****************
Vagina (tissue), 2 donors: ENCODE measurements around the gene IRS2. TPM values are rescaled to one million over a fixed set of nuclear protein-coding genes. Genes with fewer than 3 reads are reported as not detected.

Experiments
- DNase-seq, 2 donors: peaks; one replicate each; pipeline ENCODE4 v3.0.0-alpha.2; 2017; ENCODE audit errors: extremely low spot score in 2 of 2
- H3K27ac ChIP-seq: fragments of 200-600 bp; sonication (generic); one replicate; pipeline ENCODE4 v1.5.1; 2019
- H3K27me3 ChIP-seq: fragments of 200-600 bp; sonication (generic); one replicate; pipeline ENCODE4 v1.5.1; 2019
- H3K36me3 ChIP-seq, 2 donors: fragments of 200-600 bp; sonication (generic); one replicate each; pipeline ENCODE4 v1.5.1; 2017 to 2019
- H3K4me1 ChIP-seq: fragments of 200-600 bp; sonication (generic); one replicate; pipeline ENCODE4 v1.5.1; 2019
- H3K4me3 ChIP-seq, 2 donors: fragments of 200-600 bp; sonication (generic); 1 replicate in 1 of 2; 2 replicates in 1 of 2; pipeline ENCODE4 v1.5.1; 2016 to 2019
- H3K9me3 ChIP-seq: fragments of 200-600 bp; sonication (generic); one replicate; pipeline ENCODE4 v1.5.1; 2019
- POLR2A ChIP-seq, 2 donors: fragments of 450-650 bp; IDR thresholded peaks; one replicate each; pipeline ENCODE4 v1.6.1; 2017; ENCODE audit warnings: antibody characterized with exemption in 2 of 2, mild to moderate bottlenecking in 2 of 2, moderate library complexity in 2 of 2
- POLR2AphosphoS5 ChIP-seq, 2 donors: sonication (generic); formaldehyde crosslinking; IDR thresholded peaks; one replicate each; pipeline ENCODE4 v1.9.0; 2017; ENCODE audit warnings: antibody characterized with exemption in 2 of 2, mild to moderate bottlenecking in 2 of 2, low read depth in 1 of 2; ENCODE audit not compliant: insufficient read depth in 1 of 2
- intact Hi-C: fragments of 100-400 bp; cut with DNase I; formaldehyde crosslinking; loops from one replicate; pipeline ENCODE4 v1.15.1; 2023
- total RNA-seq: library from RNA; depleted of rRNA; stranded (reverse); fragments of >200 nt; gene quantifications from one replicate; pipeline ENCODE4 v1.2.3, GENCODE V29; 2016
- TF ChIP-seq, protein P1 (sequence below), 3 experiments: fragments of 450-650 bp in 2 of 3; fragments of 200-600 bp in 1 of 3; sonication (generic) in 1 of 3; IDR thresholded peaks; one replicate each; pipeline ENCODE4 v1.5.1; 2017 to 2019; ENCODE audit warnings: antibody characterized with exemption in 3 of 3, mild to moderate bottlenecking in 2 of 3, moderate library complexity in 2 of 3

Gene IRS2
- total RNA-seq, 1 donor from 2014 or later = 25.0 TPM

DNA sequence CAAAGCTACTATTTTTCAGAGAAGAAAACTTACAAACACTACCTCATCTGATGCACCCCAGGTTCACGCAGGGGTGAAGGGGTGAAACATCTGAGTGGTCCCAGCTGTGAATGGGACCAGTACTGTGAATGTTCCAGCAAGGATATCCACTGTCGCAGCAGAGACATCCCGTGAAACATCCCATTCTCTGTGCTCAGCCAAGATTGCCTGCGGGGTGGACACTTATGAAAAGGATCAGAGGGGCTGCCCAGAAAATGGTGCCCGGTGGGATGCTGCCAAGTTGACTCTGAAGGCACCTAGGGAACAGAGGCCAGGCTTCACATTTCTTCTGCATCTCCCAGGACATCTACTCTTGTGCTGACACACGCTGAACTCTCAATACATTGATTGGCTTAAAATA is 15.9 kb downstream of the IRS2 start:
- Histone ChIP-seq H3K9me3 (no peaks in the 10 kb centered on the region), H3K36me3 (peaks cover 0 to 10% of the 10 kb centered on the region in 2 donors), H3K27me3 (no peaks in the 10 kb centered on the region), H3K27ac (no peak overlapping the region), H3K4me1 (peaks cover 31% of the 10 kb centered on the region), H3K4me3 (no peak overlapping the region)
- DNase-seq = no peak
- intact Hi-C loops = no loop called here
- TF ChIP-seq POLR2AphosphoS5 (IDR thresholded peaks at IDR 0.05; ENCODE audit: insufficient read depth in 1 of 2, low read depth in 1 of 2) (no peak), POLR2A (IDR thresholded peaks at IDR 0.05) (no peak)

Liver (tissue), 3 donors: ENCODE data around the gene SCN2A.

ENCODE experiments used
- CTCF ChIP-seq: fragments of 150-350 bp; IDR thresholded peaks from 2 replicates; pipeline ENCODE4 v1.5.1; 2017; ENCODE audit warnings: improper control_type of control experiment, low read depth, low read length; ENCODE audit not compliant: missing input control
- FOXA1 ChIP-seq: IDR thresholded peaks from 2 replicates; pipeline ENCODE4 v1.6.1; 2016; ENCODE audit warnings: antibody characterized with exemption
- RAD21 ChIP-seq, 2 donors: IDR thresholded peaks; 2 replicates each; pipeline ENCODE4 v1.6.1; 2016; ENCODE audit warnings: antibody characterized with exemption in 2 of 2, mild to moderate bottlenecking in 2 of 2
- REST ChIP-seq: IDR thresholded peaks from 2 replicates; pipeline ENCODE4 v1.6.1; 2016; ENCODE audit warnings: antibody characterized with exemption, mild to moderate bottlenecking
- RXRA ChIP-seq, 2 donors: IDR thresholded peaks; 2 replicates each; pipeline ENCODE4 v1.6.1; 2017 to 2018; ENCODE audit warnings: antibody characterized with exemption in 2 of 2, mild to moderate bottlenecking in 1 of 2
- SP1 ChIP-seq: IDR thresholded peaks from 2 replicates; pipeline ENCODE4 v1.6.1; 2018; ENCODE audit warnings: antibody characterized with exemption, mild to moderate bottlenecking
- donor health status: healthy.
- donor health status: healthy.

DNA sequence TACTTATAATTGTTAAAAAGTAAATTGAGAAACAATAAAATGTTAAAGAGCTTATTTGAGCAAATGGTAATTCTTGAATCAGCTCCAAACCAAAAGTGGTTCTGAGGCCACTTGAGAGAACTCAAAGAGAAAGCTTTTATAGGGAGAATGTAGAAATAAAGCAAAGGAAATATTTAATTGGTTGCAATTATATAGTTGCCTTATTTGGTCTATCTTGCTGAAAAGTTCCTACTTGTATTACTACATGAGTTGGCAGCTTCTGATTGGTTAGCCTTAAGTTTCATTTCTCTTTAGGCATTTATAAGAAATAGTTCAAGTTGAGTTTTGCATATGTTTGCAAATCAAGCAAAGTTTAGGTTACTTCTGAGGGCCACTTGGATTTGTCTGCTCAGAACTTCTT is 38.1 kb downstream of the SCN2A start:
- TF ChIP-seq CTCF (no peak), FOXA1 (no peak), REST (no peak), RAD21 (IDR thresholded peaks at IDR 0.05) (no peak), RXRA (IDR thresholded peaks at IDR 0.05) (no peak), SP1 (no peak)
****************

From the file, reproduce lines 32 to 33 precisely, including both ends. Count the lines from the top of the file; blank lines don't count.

DNA sequence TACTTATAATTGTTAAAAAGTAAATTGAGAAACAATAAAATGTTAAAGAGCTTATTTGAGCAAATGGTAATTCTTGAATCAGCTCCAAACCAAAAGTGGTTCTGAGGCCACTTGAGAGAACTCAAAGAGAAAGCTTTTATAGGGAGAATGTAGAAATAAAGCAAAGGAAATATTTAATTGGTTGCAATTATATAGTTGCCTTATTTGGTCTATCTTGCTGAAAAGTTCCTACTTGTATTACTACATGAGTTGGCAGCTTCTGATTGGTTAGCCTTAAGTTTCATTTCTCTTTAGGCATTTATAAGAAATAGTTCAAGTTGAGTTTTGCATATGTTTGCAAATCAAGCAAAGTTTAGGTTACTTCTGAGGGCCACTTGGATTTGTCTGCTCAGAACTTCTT is 38.1 kb downstream of the SCN2A start:
- TF ChIP-seq CTCF (no peak), FOXA1 (no peak), REST (no peak), RAD21 (IDR thresholded peaks at IDR 0.05) (no peak), RXRA (IDR thresholded peaks at IDR 0.05) (no peak), SP1 (no peak)